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GIPSA Rules

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Dec 16, 2016

Pete Crow

I suppose we had fair warning that we were going to get new Grain Inspection, Packers and Stockyards Administration (GIPSA) changes, otherwise known as the Farmer’s Fair Practices Rules, from the USDA. The cattle industry really isn’t affected all that much by the proposed rules, which have a60-day comment period to work through. Most observers are calling it just more midnight rule-making from the outgoing administration. The rules are costly, will move livestock marketing backwards and create a panacea for trial lawyers. I just don’t understand why some of the proponents of these rules want to add more costly layers of regulation to the livestock industry.

These rules have the potential to take us back in time, just when the industry has developed functioning supply chains and everyone is focused on producing a better beef product. Then we get these lousy rules that are nothing more than regulation to create work for bureaucrats and lawyers.

How can you say that removing the burden of proving competitive injury is constructive to the livestock industry? If these rules go through, producers will be able to sue livestock dealers and processors at the drop of a hat, on a whim or a hunch.

If you have a contract and can show harm or damages, you can use the existing legal system to resolve the dispute. We don’t need more regs.

GIPSA uses the logic that if a producer is able to seek legal remedies, then their contract is easier to enforce. This will incentivize packers, swine contractors and poultry integrators to avoid exploitation of market power and asymmetric information, as well as behaviors that result in the market failure of hold-up (a chicken thing). The result will be improved efficiency in the livestock and poultry markets. I don’t think this has anything to do with markets and more to do with a perceived lack of fairness.

Informa Economics estimated that the rules would cost $880 million due to efficiency losses and $460 million due to reduced demand caused by a reduction in meat quality resulting from fewer Alternative Marketing Agreements.

The rules would require: poultry and hog dealers to maintain records justifying price differences; prohibit packers from buying livestock from other packers; and require packers to offer the same terms to small producers as they do large producers if they can collectively produce the same volume. Packers will be forbidden from entering into exclusive agreements with livestock dealers, and packers and poultry dealers will be required to submit sample contracts to GIPSA for public posting. What is to be gained in these new regulations?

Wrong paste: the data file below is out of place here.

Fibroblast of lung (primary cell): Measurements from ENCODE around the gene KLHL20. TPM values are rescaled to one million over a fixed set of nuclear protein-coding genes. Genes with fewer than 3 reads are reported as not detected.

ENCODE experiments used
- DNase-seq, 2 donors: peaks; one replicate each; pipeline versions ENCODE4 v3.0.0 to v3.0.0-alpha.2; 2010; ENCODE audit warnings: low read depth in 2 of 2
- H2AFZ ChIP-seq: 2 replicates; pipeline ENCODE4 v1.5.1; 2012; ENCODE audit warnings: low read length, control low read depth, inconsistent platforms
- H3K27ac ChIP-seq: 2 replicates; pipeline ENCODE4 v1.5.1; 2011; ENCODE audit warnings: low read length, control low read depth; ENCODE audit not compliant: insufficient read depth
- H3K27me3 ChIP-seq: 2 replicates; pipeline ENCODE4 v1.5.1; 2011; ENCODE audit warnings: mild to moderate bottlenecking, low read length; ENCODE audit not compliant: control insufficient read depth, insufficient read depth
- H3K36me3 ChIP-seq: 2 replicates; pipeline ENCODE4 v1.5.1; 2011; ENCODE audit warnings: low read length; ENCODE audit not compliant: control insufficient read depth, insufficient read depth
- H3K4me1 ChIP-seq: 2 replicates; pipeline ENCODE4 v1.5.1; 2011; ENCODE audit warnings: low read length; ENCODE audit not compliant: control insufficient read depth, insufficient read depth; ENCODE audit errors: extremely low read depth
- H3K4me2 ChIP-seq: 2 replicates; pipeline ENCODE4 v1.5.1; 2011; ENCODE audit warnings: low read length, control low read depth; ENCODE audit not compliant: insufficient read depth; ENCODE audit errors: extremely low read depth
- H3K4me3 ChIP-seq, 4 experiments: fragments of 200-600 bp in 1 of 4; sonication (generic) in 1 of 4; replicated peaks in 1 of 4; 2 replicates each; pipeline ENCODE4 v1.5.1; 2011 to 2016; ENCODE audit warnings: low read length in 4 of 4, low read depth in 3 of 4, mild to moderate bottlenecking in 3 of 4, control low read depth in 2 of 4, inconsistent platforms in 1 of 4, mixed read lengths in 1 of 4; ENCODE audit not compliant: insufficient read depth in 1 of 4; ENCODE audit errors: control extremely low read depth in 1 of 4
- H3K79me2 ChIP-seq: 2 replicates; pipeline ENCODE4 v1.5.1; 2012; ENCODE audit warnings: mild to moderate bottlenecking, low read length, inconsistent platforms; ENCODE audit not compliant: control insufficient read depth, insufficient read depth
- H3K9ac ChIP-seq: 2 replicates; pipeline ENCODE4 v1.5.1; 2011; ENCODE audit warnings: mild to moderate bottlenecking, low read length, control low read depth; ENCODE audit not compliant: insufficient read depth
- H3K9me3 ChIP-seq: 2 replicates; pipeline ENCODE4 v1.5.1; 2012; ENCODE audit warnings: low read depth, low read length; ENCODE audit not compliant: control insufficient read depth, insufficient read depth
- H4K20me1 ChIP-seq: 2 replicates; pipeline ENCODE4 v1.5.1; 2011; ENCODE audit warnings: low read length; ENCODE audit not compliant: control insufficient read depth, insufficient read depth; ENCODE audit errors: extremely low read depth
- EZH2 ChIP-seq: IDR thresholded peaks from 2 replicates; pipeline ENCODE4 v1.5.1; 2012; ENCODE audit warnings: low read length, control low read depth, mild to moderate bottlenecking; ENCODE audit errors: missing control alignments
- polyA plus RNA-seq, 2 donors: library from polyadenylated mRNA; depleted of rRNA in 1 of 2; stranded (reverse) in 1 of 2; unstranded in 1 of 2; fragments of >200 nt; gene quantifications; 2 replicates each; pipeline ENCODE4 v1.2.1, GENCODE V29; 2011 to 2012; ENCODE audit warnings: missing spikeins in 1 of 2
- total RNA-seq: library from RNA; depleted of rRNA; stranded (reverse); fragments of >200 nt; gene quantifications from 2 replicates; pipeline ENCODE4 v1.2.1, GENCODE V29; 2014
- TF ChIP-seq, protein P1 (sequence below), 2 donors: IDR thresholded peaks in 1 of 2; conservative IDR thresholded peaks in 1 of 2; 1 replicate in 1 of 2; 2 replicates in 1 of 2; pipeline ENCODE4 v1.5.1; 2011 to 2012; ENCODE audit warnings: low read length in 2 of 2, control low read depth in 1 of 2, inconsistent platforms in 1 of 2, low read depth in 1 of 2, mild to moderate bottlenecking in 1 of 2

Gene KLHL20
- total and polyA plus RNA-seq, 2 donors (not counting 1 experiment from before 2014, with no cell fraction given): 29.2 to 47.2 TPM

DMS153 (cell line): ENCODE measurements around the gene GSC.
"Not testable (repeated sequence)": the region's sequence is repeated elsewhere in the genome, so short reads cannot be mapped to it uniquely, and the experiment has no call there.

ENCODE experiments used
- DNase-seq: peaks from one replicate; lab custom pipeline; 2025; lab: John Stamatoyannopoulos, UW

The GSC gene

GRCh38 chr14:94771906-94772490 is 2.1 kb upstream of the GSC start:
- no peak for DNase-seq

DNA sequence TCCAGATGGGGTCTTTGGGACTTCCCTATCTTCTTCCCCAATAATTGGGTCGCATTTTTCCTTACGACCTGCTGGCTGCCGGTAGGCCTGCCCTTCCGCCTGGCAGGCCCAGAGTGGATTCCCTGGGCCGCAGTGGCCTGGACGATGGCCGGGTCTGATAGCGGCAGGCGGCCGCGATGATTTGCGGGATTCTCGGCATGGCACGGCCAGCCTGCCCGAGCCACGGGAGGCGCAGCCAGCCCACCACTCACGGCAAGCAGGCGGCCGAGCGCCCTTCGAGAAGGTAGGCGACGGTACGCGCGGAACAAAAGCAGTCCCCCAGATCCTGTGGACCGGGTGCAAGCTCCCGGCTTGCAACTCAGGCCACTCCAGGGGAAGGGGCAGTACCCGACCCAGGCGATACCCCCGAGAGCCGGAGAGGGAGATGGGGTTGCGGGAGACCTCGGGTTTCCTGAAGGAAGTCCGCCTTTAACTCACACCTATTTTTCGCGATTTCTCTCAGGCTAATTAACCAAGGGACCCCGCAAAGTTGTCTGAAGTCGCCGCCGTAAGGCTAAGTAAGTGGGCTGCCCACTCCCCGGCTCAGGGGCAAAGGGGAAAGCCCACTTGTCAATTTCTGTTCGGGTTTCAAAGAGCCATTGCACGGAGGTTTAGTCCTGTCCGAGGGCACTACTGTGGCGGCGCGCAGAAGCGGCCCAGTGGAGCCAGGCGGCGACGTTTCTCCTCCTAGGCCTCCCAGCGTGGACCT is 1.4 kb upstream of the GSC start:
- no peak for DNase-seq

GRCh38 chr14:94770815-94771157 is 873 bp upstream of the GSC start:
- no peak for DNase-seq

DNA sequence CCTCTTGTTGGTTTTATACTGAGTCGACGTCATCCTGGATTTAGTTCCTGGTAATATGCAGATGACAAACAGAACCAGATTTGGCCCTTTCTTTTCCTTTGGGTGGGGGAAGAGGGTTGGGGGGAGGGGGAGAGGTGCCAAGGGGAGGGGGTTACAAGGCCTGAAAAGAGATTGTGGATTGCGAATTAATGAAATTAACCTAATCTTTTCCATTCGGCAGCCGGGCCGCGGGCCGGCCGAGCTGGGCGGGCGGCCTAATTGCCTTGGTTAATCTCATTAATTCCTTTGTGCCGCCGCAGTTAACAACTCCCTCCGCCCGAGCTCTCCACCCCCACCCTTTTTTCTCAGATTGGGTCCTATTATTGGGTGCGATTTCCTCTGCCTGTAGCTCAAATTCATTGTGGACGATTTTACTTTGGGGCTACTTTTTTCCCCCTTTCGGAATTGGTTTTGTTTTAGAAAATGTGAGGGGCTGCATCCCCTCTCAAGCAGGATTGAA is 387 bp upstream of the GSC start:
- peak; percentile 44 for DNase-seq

What will this do for the host of branded products the beef industry offers? Packers routinely contract with feeders for cattle fed and grown under specific protocols. It seems to me that these new rules will create new risk to producers rather than reduce risk. This means that many large feeders would have to end their arrangements with major packers. These regulations aren’t going to improve the market for anyone.

The National Pork Producers Council (NPPC) was quick to comment on the GIPSA rules, calling them an apparent attack on rural America for its role in helping elect Donald Trump as President. They say the proposed rules would lead to consolidation of the livestock industry, put farmers out of business and increase consumer prices. “I can’t imagine a more devastating regulation on an industry,” said Neil Dierks, CEO of the NPPC.

Tracy Bruner at National Cattlemen’s Beef Association said, “If USDA was interested in real solutions rather than increased government regulation, they wouldn’t have rushed these rules out the door at the very close of the administration’s term. Cattlemen and women don’t appreciate Secretary [Tom] Vilsack throwing a grenade in the building as he abandons it.”

Again, it’s political. The have always been controversial and most in the livestock industry don’t want them. The real damaging portion of the rules is the legal aspect where a farmer can sue without showing damages or competitive harm. USDA attempts to define harm but, as usual, the language is quite vague and would be a lawyer’s dream. The industry needs to make some noise for the Trump administration on these rules.— PETE CROW

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